Shabitri and her daughter Ratna at Shabitri's small business

Becoming a small business woman in Bangladesh

Through our Nobo Jatra Project in Bangladesh, Shabitri learned about the dangers of child marriage, how to report it and how to find the authorities that can intervene.  

This hit home for Shabitri, who was married to her husband Arobindo when she was just 11 years old. 
 
“Child marriage was common,” Shabitri tells us. “But from Nobo Jatra, I know the problems. Girls must be married after 18. The difficulties I faced in my life came from child marriage.” 
 
Shabitri and Arobindo have agreed to keep their children in school – daughter Modhumala, 15, daughter Ratna, 12, and 6-year-old son Nayan.  

“My children are doing good in their results,” says Shabitri. “I believe they will have a good future.”  

Modhumala and Ratna are proud of their mother's business

In some parts of southwest Bangladesh, between 25 and 24 percent of households live below the poverty line of $1.90 a day. At this level of poverty, called “ultra poor,” events like natural disasters or an injury that requires urgent medical care can spell doom. That’s how it felt for Shabitri in southwest Bangladesh. 
 
The family couldn’t make ends meet on Arobindo’s salary as a van driver. Then, within months of each other, Shabitri fell ill with appendicitis and Modhumala was diagnosed with a tumour in her leg.  

Financially, medical treatment seemed impossible – so the family had to go door to door, depending on the generosity of their neighbours. 
 
“I thought, ‘Why is God doing this to me?’” Shabitri says. “Why is there test after test?” 
 
“The money my husband earned wasn’t enough. There was not a single day that we didn’t quarrel with each other. We weren’t able to buy enough food. I was not able to feed my children. I thought throughout my life I would struggle with poverty and we would be unhappy forever.” 

Shabitri makes a sale in her grocery shop

Through Nobo Jatra, Shabitri took part in entrepreneurial and literacy training. She used this training and start-up money from the project to establish a bamboo weaving business and a small grocery shop.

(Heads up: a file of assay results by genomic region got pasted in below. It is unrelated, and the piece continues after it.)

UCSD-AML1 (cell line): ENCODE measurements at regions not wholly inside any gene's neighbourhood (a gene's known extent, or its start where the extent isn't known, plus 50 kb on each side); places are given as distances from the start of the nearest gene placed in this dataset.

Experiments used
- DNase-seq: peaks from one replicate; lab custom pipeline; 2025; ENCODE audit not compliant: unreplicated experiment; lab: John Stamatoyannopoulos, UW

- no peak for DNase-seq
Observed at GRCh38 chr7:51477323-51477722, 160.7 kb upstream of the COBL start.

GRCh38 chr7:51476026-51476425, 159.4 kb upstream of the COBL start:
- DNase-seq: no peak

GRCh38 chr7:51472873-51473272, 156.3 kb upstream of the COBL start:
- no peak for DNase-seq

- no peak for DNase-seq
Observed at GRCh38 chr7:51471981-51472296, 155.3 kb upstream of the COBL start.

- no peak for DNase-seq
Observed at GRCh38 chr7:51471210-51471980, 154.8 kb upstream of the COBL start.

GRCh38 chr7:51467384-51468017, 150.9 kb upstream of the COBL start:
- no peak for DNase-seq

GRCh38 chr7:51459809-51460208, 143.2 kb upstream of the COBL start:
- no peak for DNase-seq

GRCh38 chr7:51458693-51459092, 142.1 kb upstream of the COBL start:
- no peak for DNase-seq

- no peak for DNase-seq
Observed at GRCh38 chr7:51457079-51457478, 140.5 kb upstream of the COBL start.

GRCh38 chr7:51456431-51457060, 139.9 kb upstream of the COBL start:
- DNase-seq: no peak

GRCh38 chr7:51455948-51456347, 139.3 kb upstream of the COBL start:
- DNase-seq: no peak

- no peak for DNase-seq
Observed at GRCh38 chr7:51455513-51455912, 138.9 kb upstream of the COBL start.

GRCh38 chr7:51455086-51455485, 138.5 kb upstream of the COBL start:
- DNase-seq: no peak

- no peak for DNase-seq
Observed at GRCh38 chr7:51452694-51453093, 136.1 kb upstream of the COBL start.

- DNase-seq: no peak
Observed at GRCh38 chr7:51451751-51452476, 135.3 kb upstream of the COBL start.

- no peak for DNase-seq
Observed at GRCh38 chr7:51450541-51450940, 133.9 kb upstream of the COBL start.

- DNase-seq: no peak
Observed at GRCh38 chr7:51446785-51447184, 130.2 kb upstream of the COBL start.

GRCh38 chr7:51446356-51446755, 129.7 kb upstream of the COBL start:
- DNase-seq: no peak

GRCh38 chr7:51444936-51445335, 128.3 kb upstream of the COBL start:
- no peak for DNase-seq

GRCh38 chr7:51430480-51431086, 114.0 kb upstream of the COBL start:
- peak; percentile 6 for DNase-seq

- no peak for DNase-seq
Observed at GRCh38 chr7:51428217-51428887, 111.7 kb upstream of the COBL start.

“When Nobo Jatra game me a book in my hand, I felt so happy,” says Shabitri. “It was hard for me, as I was totally illiterate. But I practiced with my daughter at night. Now I can calculate basic math. Now I can write. I can read.” 

As part of its “ultra-poor graduation” project, Nobo Jatra has helped 21,000 women get the business skills and minimal start-up costs needed to help them launch small businesses.  

Now many of these women, like Shabitri, have “graduated” from extreme poverty and are helping others in their community do the same. 

Though I cannot help people with a big amount of money, I can help them, even if it is little.

Shabitri and her family have new opportunities thanks to Nobo Jatra.

Shabitri’s household is “a model for others,” according to Ratindra Nath Roy, a Nobo Jatra technical officer.

Her children are proud of the incredible transformation their mother has undergone. “I am feeling so good,” Modhumala says. “My mother can now write and read. She can make decisions by herself. She is independent. The most beautiful thing I love is now she can teach my younger brother.” 
 
“Nobo Jatra helped to make us independent,” Modhumala, who dreams of becoming a lawyer one day, adds. “I am thankful to the American people. They changed our life.” 

Nobo Jatra is a five-year food security and development programme implemented by World Vision and funded by USAID Food for Peace.